This website claims that "wireless carriers are dragging their feet and won’t activate the FM chips that are in every smart phone." This is interesting.
Why would wireless carriers need to activate FM chips that are allegedly in every smart phone? Wouldn't that be the manufacture's job?
FreeRadioOnMyPhone.org further claims that the radio industry, phone manufacturers, and Sprint have joined forces which "resulted in the software necessary to enable the FM tuner in smart phones on all carriers."
That's pretty much all they say. They claim that all phones made today have a deactivated FM tuner, and that Sprint is the only major telecom in the U.S. that is on board.
According to VPR, "the other major carriers – AT&T, Verizon, and T-Mobile – have refused, even though it would cost them nothing." It's hard to believe that activating this would cost them nothing.
Oh? It would cost them nothing you say?
Those carriers would have to implement software allowing the use of the FM chip, or they would have to remove software that is blocking it. Either way, that is working hours and money. Furthermore, depending on the company, they may have to hire more (or retrain) support personnel to provide proper customer support for the additional feature.
A reoccurring theme from radio's side is safety. Many advocates of FM feel that it promotes public safety. FM radio is certainly available in places where data may not be able to reach in an emergency, but how many people would be listening to FM on their phone?
It's plausible that during a bad storm someone may think to turn the radio on via the phone for additional information when data doesn't work, but if public safety is the big reason for the push, why not AM? AM travels much further than FM which would be ideal in an emergancy, especially if local FM and data towers have been shut down due to massive power outage.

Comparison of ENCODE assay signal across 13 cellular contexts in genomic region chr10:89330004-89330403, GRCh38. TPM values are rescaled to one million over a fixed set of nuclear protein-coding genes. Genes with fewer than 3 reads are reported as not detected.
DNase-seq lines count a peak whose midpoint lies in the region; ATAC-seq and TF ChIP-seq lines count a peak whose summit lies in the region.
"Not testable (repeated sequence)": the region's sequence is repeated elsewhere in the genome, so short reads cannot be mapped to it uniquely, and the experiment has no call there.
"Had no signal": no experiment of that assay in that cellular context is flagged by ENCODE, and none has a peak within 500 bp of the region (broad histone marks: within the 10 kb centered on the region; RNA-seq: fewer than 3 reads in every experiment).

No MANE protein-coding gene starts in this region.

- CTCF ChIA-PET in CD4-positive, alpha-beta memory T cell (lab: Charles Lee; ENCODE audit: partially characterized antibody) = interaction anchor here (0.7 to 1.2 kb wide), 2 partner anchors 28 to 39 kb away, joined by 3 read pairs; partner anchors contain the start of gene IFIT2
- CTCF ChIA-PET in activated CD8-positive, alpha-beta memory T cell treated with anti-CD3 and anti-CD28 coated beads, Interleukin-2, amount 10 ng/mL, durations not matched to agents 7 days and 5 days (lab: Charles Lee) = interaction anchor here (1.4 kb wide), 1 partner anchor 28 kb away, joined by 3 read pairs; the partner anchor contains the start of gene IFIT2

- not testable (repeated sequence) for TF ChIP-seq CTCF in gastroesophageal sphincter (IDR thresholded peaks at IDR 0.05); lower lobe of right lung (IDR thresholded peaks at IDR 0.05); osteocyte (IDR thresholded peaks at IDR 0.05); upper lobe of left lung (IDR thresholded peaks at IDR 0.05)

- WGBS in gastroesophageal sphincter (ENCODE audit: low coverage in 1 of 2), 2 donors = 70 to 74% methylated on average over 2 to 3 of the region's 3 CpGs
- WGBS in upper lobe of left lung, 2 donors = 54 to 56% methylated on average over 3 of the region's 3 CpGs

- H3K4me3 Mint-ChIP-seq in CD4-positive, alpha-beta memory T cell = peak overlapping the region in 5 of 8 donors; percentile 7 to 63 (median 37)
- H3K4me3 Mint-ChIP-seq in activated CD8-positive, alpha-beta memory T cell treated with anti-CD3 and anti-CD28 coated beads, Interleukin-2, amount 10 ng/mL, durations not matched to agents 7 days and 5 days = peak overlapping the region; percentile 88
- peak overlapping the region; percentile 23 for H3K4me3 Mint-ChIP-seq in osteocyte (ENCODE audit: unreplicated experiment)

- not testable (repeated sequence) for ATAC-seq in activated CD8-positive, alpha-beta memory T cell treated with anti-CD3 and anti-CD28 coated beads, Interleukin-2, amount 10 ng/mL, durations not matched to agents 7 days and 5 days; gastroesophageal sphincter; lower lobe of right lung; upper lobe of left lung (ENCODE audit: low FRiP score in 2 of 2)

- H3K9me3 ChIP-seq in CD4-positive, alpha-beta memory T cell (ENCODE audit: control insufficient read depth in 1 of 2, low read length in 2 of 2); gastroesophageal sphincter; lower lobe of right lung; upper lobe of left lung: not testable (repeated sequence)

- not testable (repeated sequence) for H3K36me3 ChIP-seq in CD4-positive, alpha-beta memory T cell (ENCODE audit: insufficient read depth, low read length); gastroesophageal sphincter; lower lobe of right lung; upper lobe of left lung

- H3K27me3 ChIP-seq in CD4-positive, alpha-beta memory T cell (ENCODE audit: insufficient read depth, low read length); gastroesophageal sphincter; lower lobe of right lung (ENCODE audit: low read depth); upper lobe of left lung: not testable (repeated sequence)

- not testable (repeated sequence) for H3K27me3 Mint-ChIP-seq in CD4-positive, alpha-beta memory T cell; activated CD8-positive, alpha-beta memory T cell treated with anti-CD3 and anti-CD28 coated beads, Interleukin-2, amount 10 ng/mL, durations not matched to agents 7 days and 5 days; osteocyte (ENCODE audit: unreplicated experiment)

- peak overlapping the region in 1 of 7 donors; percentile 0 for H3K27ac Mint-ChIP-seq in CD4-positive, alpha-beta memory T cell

This is certainly an interesting campaign, but they don't seem to care enough. The radio advertises this movement, but when you go to their site...
Here are the recent related articles available on the site:
That's only three recent articles, and only one of them is less than six months old. What kind of campaign has no activity? Even the twitter feed they display on site has tweets from April 14th and before that the sixth.
Just to prove a point, here is their entire "learn more" section:
We are a collection of public and commercial radio organizations that know just how simple it would be for carriers to activate the FM chip in smart phones. For no additional cost, listeners could have easy access to radio for the entertainment they love and information they need, but wireless carriers are dragging their feet and won’t activate the FM chips that are in every smart phone. The heavy lifting has already been done. The collaboration between the radio industry and Sprint, as well as work with major phone manufacturers, resulted in the software necessary to enable the FM tuner in smart phones on all carriers. Now it’s just a matter of action.
That's it. We're supposed to get all riled up and contact our carriers. 110 words, 656 characters. That's less than five tweets. Five tweets and some old news articles. Step up your game freeradioonmyphone.org.
I really do like the idea of have radio on my phone, I never use it, but I like that it's there. It is curious that big red and big blue would actively block FM. Are they trying to get people to spend more data? Probably.
In either case, I expect more from this movement considering I found out about it via FM radio. They apparently have the radio industry and Sprint backing them, but their website is nearly useless.
Why bother having, or supporting for that matter, a campaign if there is going to be no attempt to get it off the ground?
The thought of the radio calling out mobile companies peaked my interest, but the website makes me simply not care.